Again, in 2008, mere days before the collapse in subprime debt demolished Wall Street icons like Lehman Brothers and Bear Sterns, while forcing J.P. Morgan to throw Merrill Lynch a lifeline as we watched “unbreakable” mortgage giants Fannie Mae (FNMA) and Freddie Mac (FMCC) collapse; Bernanke swore the following before Congress:

Fannie and Freddie are adequately capitalized. They are in NO danger of failing.” (Emphasis mine)

While I am in no way, shape or form advocating for any specific politician or political party – Senator Sanders (VT-D) has an entire page documenting countless Bernanke’s “We’ve got it covered” – here; Adding a single hyperlink is simply more efficient than adding 15 different hyperlinks from countless .gov sites or news sources.

More on this later…

So…I asked 100 friends and colleagues a question.

People of all walks of life read these thoughts; Bankers, entrepreneurs, business owners, c-level execs, professional athletes, doctors, dentists, CPAs, attorneys, the list go on. I decided to take an informal poll and asked roughly 100 friends and colleagues, the same question:

What is the primary fuel, which makes our economy function – the single, key item or “driving force” necessary for the U.S. economy to function?

The answers were as diverse as those who read this; Consumer spending topped the list with jobs, i.e. “employment” closely behind. Other suggestions were small business, free enterprise, self-preservation, heck – I even got the answers “freedom” and “faith”.  While many great answers, my personal belief is none of the aforementioned would be the primary force, which drives our economy. I believe it’s much more obvious, yet hidden in plain sight.  It’s something that is so etched into our cultural fabric that we don’t think twice about it and often take it for granted…

Yes, a stable workforce is imperative for economy to function, so clearly we need people working; without small business, we lose many of these jobs and wages, which is arguably the “Bedrock” of our economy. While small business is clearlya driving force of the economy, it’s not the primary “fuel”. Free enterprise, in theory, allows companies to compete against one another with limited governmental control (cough), and then there’s consumer spending… Wages made are typically wages spent; depending on where we fall on the wages scale.  We purchase everything from airplanes and fancy cars, to furniture, food, clothing, books, toys and well, junk… Our culture consumes, we buy computers, buy iPhones, buy, buy, buy and spend, spend, spend; in the end, we save very little…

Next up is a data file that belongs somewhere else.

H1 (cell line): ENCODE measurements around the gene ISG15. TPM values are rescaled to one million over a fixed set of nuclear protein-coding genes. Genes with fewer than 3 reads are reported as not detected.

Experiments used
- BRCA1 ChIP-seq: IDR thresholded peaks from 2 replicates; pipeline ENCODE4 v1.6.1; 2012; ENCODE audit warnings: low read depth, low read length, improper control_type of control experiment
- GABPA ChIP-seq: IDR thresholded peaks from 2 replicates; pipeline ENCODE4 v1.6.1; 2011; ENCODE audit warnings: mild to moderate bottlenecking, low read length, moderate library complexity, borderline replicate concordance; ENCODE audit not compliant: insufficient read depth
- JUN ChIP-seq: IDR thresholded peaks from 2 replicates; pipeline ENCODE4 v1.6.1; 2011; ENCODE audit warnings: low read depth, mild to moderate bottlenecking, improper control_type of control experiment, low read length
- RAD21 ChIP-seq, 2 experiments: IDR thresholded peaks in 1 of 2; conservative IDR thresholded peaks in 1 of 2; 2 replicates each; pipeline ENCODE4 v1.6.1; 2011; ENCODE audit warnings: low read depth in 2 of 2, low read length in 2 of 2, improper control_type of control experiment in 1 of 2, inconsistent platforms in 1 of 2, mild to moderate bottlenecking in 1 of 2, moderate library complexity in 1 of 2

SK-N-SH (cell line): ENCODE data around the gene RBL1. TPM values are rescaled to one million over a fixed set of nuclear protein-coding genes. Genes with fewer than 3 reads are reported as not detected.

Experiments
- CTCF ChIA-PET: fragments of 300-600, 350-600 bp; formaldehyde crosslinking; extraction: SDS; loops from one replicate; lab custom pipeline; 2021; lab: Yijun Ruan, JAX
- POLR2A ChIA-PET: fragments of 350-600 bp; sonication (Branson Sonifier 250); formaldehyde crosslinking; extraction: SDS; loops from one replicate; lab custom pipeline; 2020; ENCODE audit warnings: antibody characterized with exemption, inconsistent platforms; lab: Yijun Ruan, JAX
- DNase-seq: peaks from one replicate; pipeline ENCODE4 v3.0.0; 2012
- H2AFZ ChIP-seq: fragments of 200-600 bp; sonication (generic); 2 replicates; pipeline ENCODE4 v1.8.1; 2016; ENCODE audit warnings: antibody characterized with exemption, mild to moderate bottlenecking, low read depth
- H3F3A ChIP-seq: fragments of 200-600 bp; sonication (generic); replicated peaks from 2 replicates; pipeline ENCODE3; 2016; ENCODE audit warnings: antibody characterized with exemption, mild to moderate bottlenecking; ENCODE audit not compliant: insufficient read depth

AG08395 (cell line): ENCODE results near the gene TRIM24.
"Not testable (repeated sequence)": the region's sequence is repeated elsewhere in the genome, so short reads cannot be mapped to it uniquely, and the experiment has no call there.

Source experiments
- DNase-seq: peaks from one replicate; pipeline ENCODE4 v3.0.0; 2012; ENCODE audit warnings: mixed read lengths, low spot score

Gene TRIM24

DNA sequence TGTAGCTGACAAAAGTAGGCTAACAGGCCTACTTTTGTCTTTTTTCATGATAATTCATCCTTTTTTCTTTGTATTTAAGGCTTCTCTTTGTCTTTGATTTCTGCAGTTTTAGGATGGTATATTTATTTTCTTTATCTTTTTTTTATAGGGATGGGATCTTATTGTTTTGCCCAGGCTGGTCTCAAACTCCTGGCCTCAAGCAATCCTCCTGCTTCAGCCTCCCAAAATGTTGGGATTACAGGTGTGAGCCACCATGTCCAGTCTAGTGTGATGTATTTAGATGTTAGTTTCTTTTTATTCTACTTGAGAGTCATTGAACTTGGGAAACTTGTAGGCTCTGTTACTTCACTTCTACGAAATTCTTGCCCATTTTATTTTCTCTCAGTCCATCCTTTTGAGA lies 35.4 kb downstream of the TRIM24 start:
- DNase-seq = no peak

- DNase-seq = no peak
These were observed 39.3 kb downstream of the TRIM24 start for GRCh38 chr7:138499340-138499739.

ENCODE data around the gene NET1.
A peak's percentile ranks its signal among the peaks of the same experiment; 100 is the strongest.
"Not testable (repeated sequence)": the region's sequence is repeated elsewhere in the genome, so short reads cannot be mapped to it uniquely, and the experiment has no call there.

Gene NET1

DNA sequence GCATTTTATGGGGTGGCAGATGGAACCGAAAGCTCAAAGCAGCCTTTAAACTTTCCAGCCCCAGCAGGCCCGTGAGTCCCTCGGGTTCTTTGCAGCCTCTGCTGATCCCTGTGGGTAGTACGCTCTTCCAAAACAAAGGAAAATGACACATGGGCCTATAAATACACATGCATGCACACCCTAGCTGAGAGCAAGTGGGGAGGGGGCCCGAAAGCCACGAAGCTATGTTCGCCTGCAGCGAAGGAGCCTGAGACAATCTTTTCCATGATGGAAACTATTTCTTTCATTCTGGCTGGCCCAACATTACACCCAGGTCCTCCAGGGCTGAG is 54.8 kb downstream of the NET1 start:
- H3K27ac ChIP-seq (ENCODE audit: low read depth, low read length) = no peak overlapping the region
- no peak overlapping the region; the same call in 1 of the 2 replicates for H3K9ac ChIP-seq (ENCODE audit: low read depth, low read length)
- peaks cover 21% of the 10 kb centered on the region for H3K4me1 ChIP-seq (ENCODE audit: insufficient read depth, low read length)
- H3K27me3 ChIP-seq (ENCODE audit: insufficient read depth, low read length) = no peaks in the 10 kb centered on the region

We could argue that a slowdown in consumer spending creates a compounding downward snowball effect for our economy; less spending generates a glut of inventory, which creates a slowdown in manufacturing, generating an inventory glut down the supply chain, forcing layoffs as the snowball continues downhill getting bigger the whole way.  Without spending we don’t function, period! BUT WAIT…

Didn’t you say people gave consumer spending as an answer to your question and you said, my personal belief is none of the aforementioned would be the primary force, which drives our economy” and I stick to these words… While I completely agree that Consumer spending is pivotal, there is something that’s much more important which allows us to spend and consume as much as we do.

I’m speaking about the dynamic between CREDIT and DEBT!  The Credit/Debt dynamic is without question, THE PRIMARY driving force behind our economy; without credit, the vast majority of American consumers wouldn’t be able to spend a fraction of what they do.  The instant an item is purchased on credit, an immediate debt is created.  We could argue the semantics as to whether or not we’re discussing two separate items, but it’s nothing more than a chicken or the egg scenario; without being approved to assume the debt, the credit isn’t extended, once an item is purchased with credit, the debt is immediately created.  This dynamic is the lighter fluid on the U.S economy’s campfire.

Banks/lenders offer consumers “credit” to buy their home; the consumer assumes “debt” in the form of a mortgage. Without this dynamic, the housing markets freeze, as we witnessed in 2008/09. While outstanding mortgages dwarf other segments of “consumer credit” markets, i.e. Auto loans, Student loans and Credit Cards, these markets are what allows the vast majority of our country to spend any discretionary money at all.  Most individuals in the United States do not have the ability to outright purchase any large ticket items without first, being approved to assume a significant DEBT before the “credit” is extended to them.